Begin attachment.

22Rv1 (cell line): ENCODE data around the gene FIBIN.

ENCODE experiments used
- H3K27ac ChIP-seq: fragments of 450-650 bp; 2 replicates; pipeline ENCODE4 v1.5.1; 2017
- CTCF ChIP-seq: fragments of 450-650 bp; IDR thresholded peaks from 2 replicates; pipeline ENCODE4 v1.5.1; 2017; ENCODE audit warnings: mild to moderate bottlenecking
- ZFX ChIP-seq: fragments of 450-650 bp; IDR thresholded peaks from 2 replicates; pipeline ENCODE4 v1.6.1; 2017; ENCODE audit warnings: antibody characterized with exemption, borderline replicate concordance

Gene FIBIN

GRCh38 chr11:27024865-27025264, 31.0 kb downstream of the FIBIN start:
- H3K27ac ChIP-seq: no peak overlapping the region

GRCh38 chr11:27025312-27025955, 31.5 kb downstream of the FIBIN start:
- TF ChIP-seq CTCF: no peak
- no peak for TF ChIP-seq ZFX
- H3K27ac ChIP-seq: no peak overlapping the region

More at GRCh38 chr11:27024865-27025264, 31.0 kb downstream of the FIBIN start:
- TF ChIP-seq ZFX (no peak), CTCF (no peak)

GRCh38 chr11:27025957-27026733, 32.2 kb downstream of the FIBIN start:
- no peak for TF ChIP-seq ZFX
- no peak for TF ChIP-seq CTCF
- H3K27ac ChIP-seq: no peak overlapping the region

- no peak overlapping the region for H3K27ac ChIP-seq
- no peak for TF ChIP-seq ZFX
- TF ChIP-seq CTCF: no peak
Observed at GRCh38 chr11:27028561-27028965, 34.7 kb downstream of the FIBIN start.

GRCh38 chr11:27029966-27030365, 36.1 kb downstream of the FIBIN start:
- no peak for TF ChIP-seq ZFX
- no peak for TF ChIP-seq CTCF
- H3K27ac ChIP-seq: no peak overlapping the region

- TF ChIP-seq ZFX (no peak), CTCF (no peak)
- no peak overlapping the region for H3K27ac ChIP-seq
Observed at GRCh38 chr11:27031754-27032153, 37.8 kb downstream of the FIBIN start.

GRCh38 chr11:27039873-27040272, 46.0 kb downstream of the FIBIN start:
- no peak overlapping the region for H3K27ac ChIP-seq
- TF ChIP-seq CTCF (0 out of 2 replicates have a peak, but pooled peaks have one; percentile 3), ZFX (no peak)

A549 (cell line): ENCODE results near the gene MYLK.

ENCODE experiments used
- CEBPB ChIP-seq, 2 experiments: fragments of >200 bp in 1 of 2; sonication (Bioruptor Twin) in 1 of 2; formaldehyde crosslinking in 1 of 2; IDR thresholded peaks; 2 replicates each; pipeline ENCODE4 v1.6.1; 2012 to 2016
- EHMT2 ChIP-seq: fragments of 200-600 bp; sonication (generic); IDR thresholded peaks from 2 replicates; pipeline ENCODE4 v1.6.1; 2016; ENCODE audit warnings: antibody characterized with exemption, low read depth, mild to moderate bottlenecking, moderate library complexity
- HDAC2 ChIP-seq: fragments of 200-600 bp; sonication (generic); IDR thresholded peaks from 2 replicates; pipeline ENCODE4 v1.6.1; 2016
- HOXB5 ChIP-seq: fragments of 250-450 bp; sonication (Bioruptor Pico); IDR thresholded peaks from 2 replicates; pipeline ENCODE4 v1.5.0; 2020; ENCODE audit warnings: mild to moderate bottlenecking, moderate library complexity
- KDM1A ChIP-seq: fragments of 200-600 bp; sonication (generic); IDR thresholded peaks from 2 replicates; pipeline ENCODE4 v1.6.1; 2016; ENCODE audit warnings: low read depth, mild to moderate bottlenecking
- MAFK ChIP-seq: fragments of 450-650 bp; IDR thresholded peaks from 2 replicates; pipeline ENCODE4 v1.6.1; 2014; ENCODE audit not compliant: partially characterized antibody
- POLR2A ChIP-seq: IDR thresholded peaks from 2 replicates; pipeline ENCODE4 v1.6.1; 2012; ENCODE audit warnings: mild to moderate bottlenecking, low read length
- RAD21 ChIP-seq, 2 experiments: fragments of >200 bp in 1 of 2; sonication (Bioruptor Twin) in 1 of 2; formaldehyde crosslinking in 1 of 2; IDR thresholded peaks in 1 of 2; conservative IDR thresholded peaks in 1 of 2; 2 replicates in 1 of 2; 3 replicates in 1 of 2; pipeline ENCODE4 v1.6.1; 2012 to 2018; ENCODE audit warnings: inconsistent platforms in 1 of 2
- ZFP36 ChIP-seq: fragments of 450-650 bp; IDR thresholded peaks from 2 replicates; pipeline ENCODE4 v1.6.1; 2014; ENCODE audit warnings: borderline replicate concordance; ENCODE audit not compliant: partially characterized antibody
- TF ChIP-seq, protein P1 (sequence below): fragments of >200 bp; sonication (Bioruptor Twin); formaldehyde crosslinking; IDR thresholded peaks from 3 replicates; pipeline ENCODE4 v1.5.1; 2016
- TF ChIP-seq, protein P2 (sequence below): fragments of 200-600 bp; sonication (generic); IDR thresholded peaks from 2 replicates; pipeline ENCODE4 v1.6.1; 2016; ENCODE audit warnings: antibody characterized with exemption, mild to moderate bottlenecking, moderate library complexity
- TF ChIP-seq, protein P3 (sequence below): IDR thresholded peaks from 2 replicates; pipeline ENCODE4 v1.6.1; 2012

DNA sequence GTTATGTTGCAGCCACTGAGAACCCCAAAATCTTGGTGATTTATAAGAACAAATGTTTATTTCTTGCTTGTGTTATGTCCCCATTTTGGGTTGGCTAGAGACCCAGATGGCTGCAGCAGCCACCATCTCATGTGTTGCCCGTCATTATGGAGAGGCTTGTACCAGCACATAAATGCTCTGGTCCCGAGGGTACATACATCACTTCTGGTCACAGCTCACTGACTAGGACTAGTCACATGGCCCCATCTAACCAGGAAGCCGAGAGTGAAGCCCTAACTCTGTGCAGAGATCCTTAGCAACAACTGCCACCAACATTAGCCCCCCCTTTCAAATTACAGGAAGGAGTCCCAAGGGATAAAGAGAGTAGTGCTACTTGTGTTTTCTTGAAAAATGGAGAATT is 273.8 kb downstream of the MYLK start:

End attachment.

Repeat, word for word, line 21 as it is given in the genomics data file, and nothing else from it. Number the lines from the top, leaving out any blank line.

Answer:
- TF ChIP-seq CTCF: no peak